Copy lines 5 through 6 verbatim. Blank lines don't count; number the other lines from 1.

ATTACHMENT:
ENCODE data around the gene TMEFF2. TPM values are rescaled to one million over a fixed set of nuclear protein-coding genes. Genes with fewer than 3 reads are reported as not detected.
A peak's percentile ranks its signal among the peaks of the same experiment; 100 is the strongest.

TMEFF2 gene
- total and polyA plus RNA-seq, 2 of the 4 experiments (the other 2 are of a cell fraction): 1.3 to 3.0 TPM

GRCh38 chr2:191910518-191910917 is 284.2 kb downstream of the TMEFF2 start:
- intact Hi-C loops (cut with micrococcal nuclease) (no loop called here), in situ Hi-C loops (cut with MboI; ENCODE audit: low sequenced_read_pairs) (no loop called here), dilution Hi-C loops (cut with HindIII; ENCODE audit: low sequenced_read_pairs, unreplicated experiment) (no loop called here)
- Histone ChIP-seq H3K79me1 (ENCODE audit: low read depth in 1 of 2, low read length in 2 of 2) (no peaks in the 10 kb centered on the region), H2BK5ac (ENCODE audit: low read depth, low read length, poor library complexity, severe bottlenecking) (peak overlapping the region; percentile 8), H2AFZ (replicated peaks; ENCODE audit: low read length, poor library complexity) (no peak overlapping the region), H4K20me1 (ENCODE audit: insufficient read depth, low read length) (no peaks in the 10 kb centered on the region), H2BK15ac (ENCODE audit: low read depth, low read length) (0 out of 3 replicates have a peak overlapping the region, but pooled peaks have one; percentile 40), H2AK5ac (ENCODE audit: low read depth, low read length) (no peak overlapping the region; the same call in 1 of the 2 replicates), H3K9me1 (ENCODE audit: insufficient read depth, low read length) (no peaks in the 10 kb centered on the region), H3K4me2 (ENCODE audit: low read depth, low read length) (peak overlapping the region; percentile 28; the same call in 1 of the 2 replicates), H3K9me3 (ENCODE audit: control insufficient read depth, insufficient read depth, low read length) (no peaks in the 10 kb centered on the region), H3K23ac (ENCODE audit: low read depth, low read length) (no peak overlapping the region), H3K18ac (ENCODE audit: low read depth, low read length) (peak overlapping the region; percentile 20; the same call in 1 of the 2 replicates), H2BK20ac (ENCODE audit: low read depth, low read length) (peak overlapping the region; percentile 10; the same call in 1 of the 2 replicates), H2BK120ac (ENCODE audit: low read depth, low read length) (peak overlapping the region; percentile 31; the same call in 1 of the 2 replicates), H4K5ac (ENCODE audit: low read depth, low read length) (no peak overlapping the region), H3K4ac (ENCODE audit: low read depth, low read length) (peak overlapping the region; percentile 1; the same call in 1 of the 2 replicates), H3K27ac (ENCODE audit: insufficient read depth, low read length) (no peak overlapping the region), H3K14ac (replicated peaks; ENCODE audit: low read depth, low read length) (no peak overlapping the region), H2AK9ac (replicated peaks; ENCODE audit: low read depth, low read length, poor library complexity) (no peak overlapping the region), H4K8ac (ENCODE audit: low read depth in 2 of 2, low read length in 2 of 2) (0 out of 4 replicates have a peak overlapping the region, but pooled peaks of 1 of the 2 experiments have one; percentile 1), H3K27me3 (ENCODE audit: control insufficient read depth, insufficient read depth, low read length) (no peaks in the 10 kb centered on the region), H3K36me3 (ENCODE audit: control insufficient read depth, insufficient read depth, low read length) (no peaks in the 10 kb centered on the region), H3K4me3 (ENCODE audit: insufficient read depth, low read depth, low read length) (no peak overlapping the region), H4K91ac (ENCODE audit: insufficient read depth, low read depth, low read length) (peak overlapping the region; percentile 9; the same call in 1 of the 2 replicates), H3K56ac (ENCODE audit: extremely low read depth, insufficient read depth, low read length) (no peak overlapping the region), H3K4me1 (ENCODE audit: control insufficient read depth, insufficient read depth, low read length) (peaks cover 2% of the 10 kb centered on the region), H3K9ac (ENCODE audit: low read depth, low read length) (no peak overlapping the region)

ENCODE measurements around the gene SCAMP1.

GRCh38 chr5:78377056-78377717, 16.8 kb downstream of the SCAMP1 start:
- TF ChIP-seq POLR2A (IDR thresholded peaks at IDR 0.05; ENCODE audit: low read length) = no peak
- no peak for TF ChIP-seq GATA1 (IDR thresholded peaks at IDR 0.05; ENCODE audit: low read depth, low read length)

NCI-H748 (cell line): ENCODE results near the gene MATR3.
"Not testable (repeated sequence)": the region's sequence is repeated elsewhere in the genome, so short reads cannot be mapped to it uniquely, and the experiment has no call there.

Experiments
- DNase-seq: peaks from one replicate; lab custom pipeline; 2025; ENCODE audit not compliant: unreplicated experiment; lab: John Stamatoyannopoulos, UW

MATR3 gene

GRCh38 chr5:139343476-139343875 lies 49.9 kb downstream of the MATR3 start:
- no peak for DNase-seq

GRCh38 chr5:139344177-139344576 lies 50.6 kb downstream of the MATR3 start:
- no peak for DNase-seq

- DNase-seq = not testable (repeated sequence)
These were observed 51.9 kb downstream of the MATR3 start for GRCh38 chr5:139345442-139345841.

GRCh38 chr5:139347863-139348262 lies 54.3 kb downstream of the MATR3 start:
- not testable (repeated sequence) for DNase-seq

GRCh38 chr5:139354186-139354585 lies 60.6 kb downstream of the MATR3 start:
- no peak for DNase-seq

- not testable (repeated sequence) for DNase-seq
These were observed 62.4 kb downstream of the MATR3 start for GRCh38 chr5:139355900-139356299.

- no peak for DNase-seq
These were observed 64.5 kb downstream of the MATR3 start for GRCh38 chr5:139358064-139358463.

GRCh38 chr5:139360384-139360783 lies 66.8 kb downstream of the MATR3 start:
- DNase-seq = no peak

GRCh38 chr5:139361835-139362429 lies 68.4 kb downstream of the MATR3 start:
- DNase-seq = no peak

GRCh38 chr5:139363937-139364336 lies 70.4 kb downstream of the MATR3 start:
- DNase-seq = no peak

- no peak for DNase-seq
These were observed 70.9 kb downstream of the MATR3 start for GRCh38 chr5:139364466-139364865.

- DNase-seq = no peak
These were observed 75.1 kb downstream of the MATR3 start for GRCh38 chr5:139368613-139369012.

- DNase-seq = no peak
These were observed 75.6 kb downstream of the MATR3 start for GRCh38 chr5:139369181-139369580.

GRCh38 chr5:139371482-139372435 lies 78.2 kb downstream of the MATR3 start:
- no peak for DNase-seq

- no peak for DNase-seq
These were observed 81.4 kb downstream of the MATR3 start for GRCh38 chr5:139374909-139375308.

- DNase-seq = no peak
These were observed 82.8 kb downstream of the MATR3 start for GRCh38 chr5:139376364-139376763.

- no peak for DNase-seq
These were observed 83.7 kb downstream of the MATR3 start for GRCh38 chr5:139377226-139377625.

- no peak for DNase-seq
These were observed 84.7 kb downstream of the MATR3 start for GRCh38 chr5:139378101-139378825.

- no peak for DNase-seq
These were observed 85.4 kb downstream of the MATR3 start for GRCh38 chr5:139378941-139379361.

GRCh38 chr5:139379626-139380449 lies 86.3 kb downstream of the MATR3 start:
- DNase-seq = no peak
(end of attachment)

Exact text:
GRCh38 chr2:191910518-191910917 is 284.2 kb downstream of the TMEFF2 start:
- intact Hi-C loops (cut with micrococcal nuclease) (no loop called here), in situ Hi-C loops (cut with MboI; ENCODE audit: low sequenced_read_pairs) (no loop called here), dilution Hi-C loops (cut with HindIII; ENCODE audit: low sequenced_read_pairs, unreplicated experiment) (no loop called here)